Beavers are mainly active atnight. They are excellentswimmers but are morevulnerable on land and tend toremain in the water as muchas possible. They are able toremain submerged for up to15 minutes. They use theirflat, scaly tail both to signaldanger by slapping thesurface of the water and as alocation for fat storage.They construct their homes,or "lodges," out of sticks,twigs, and mud in lakes,streams, and tidal riverdeltas.
These lodges maybe surrounded by water, ortouching land, includingburrows dug into river banks.They are well known forbuilding dams across streamsand constructing their lodge in the artificial pond which forms.When building in a pond, the beavers first make a pile of sticks and
05/06/2011 20:08North American Beaver - Wikipedia, the free encyclopediaPage 3 of 16http://en.wikipedia.org/wiki/North_American_Beaver
C. c. canadensis
, feeding in winter
then eat out one or more underwater entrances and two platforms above the water surface inside the pile.The first is used for drying off. Towards winter, the lodge is often plastered with mud which when it freezeshas the consistency of concrete. A small air hole is left in the top of the lodge.The dam is constructed using sections of deciduous trees, especially birch, aspen, willow and poplar. Theinner bark, twigs, shoots and leaves of such trees are also an important part of the beaver's diet.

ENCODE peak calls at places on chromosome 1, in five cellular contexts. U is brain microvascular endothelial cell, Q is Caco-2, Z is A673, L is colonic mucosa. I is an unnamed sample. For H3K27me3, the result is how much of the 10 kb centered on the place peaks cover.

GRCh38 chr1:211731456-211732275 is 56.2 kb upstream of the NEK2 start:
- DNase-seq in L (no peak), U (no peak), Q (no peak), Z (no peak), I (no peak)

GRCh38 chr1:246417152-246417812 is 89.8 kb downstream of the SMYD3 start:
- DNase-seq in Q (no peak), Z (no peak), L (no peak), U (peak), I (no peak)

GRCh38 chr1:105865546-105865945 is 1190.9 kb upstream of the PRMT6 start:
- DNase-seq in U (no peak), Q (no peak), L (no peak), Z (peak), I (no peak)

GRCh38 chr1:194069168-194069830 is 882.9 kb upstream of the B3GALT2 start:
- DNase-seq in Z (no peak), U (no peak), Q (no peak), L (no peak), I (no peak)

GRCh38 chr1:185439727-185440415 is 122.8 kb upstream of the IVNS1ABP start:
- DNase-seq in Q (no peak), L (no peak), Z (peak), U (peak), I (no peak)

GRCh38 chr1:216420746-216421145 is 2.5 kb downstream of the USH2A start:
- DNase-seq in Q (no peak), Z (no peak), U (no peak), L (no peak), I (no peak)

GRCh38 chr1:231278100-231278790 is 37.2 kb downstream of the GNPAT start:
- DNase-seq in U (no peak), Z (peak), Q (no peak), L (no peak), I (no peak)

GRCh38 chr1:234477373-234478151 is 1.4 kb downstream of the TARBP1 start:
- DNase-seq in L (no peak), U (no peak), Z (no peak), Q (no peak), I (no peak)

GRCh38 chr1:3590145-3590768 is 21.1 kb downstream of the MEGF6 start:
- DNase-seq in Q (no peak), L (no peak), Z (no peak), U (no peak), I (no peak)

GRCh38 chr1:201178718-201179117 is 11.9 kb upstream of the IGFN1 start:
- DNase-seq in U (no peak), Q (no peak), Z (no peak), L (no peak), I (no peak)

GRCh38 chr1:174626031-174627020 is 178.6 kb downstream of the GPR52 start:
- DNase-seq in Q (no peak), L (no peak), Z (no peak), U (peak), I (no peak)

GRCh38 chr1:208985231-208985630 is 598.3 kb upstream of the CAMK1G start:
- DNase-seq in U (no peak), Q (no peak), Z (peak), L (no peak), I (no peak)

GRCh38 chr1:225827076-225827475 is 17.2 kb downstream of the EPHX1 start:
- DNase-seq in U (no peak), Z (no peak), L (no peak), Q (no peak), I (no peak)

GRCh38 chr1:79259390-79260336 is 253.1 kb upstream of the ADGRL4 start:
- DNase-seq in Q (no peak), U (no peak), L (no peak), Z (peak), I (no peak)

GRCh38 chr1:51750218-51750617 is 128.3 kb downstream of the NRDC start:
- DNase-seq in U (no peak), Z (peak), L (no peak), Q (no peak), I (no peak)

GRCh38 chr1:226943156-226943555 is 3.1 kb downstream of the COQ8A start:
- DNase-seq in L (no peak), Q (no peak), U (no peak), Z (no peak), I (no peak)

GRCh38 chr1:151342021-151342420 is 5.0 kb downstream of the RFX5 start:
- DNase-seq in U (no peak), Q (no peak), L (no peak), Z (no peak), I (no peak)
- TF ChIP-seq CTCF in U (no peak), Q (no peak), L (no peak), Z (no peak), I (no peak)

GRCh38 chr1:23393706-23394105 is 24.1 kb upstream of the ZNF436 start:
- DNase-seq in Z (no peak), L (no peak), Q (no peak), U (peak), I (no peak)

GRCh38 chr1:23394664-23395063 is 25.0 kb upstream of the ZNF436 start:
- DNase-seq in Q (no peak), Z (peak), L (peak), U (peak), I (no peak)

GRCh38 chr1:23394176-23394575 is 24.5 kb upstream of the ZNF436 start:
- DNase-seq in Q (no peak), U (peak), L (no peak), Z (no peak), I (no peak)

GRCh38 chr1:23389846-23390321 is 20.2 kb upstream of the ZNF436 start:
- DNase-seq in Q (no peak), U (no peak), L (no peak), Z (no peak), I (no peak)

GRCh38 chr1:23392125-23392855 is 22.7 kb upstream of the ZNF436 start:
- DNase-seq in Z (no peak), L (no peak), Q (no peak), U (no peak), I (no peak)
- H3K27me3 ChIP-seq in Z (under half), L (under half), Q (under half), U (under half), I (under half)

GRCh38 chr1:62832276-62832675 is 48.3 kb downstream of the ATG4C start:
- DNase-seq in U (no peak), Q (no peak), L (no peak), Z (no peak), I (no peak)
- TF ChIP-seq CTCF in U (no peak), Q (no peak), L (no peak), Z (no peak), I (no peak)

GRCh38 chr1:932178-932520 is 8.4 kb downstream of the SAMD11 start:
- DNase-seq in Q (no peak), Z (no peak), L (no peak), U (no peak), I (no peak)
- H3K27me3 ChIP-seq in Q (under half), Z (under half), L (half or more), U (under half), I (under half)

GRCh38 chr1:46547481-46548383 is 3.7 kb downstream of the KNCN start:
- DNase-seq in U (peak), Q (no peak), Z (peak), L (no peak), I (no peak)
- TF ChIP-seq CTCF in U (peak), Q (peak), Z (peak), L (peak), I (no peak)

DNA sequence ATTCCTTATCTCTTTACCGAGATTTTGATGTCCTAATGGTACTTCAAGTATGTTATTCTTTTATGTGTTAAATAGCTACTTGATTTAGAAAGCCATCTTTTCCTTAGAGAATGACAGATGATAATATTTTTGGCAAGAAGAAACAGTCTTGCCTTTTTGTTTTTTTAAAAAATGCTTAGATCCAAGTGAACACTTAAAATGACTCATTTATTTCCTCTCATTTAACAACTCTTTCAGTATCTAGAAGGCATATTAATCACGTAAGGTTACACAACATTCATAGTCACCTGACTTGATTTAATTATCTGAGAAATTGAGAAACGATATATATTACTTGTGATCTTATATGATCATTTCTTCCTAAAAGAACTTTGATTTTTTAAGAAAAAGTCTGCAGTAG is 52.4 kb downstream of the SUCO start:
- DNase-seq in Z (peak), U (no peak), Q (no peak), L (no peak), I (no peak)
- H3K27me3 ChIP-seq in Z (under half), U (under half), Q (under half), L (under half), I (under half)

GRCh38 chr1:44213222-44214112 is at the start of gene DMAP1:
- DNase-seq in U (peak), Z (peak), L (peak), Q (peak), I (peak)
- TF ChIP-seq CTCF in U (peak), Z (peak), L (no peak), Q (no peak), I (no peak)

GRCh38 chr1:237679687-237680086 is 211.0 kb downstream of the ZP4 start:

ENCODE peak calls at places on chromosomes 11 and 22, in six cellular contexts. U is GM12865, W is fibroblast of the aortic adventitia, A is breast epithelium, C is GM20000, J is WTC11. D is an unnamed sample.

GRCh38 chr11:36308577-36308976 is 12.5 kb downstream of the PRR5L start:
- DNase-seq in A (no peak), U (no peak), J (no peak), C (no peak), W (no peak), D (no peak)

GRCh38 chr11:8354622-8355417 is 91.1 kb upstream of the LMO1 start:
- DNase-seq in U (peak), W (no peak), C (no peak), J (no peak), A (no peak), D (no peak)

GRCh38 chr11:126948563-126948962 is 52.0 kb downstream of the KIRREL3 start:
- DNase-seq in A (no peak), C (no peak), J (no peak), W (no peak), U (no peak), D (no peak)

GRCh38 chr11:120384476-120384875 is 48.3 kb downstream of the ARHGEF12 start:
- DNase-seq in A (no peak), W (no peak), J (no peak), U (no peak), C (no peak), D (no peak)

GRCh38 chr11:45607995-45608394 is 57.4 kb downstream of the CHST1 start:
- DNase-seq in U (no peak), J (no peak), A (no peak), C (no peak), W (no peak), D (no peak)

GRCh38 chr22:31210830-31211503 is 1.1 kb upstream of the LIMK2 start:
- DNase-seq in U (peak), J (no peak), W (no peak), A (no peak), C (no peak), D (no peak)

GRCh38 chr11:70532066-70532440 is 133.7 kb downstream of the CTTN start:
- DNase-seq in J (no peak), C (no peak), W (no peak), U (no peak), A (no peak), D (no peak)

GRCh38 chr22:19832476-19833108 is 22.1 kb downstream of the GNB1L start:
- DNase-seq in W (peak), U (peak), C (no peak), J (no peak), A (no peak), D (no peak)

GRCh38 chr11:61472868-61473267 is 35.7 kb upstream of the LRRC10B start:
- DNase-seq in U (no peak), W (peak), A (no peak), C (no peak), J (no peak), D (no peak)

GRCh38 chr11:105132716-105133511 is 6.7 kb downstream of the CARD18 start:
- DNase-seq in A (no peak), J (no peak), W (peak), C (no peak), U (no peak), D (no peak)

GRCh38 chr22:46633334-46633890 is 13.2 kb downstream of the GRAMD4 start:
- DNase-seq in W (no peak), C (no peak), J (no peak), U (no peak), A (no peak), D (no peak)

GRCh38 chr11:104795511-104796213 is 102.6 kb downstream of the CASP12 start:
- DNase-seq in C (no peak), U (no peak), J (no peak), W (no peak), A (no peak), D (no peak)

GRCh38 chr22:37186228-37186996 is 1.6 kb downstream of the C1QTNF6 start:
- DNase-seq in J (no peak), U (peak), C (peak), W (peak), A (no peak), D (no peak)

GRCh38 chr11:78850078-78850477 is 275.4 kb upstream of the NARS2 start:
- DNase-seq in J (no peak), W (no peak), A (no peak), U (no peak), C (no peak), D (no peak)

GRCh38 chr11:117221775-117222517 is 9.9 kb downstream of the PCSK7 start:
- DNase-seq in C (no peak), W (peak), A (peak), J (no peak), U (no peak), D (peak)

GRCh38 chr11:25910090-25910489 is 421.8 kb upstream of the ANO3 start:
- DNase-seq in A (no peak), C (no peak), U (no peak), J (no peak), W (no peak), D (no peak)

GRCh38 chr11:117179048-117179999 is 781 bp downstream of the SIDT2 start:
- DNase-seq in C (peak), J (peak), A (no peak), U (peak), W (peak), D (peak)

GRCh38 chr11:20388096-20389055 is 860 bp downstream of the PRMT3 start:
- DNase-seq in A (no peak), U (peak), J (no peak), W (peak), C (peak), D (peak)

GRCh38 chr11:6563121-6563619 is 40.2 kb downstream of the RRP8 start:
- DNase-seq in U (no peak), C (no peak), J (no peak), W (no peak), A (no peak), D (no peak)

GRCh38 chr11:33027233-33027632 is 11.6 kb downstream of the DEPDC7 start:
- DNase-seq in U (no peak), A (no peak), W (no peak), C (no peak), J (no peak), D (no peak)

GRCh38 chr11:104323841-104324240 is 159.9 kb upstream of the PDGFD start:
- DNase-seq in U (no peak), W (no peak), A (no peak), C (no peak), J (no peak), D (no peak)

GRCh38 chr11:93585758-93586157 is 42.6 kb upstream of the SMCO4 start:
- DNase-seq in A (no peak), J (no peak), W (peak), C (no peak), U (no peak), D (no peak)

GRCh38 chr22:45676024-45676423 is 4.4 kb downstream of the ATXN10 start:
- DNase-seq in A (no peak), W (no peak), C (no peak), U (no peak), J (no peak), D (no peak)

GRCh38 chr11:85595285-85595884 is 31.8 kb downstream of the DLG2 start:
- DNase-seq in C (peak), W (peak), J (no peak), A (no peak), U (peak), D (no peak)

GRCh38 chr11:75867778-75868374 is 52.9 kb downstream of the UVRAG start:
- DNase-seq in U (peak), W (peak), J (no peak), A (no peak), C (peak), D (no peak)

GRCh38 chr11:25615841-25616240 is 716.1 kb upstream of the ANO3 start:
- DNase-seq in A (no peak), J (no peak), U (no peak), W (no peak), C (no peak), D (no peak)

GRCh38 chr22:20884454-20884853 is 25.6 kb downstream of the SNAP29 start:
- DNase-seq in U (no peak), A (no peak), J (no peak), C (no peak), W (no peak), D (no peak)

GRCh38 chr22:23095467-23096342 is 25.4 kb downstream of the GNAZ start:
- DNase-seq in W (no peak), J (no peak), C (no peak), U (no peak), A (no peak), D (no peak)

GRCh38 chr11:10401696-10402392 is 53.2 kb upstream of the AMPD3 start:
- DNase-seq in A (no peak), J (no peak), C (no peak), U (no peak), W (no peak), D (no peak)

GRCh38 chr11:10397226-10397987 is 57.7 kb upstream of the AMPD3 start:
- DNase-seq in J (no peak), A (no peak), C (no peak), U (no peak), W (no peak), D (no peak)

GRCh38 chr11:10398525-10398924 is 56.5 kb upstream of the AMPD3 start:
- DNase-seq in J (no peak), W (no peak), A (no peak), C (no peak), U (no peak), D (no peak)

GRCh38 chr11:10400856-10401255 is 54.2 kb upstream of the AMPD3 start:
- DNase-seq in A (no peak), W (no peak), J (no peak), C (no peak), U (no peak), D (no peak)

Thetrees are cut down using their strong incisor teeth. Their front paws are used for digging and carrying andplacing materials. Some researchers have shown that the sound of running water dictates when and where abeaver builds its dam. Besides providing a safe home for the beaver, beaver ponds also provide habitat forwaterfowl, fish, and other aquatic animals. Their dams help reduce soil erosion and can help reduceflooding.Beavers are most famous, and infamous, for their dam-building. They maintain their pond-habitat byreacting quickly to the sound of running water, and damming it up with tree branches and mud. Earlyecologists believed that this dam-building was an amazing feat of architectural planning, indicative of thebeaver's high intellect. This theory was questioned when a recording of running water was played in a fieldnear a beaver pond. Despite the fact that it was on dry land, the beaver covered the tape player withbranches and mud.